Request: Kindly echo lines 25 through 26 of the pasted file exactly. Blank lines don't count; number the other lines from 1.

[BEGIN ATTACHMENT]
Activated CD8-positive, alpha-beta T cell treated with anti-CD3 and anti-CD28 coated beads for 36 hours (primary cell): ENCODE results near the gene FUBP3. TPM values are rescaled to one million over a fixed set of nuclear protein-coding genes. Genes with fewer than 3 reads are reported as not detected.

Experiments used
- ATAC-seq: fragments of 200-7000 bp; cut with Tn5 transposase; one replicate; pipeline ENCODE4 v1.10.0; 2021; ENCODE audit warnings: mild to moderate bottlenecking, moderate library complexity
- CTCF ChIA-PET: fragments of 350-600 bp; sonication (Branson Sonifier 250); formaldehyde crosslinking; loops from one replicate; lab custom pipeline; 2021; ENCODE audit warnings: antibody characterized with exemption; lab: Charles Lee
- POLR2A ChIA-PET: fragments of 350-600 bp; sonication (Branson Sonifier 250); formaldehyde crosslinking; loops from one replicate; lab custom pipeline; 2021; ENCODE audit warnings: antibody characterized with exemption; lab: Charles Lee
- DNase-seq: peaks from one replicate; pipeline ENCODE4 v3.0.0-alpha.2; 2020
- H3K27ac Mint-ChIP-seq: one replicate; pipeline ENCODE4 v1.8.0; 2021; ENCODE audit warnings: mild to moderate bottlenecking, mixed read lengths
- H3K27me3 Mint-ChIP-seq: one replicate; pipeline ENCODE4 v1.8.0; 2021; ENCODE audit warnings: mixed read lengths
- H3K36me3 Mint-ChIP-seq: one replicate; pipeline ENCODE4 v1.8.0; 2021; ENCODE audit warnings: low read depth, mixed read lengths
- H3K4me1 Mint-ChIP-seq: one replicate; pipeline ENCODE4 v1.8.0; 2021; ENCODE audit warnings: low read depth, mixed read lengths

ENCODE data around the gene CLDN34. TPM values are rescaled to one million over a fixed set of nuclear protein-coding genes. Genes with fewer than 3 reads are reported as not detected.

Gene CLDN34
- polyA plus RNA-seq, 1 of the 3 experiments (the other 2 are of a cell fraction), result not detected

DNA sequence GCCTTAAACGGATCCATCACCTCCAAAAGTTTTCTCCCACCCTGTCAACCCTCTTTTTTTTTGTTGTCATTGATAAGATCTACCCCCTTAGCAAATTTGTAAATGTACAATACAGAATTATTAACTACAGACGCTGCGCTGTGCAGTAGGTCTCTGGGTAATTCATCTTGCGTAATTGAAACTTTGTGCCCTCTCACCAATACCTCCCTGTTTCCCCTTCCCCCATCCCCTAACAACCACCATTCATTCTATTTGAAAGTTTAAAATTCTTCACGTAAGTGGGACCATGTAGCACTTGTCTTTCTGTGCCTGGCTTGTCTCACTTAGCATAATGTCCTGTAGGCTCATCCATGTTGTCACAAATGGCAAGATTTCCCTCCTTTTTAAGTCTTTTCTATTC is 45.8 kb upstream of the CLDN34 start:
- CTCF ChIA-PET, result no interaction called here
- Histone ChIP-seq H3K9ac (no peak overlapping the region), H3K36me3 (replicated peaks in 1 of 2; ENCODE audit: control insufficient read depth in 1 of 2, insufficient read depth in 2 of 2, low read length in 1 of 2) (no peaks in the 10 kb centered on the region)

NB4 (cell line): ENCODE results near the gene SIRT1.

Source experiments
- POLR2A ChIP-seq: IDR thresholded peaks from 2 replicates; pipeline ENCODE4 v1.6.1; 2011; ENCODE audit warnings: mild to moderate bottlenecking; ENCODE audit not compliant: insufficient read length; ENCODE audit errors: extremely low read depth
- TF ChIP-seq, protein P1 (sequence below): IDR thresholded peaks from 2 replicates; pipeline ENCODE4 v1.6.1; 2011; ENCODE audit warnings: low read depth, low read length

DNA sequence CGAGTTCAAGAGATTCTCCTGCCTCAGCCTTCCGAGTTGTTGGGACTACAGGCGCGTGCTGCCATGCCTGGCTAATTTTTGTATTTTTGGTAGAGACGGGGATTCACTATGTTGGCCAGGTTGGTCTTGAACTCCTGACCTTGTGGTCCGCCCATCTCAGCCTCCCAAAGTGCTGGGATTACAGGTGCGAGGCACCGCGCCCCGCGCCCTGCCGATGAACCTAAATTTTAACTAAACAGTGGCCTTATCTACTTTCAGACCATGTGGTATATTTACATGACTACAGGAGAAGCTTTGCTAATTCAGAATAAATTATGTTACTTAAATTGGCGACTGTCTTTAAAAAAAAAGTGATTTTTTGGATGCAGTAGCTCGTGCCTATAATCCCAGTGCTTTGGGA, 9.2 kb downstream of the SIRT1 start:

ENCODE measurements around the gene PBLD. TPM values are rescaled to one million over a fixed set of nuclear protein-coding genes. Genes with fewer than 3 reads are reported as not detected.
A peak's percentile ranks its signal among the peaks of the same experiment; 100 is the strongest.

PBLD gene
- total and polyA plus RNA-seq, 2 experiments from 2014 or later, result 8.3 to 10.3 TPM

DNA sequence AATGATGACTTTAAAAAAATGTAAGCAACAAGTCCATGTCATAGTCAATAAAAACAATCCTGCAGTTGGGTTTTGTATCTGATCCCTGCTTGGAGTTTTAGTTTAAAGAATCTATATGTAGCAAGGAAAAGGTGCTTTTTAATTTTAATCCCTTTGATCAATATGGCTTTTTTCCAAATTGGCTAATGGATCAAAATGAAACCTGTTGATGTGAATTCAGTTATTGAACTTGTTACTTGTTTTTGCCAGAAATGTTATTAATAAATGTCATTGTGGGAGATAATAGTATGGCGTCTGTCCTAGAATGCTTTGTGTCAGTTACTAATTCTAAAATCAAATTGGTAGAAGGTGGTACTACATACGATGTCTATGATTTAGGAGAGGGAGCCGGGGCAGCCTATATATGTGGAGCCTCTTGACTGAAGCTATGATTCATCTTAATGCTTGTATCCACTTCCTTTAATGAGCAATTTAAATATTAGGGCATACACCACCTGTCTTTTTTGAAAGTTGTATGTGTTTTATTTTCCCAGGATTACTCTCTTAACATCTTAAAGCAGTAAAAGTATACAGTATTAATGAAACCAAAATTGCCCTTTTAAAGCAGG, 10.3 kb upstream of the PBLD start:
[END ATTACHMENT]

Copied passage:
- total and polyA plus RNA-seq, 2 experiments from 2014 or later, result 8.3 to 10.3 TPM

DNA sequence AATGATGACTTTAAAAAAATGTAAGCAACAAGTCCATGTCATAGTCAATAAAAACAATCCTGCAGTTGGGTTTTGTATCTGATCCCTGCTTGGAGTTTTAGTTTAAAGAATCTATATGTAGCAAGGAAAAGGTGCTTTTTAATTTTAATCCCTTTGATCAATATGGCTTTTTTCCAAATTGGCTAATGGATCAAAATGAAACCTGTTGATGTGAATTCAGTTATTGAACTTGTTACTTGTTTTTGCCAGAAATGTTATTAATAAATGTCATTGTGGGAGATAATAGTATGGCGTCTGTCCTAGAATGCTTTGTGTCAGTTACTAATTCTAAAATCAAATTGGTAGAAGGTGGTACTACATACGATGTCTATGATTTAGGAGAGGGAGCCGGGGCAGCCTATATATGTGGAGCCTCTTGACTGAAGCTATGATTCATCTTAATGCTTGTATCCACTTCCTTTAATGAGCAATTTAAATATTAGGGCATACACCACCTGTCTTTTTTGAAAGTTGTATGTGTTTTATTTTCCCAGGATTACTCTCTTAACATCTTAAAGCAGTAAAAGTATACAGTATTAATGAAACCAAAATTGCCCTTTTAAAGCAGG, 10.3 kb upstream of the PBLD start: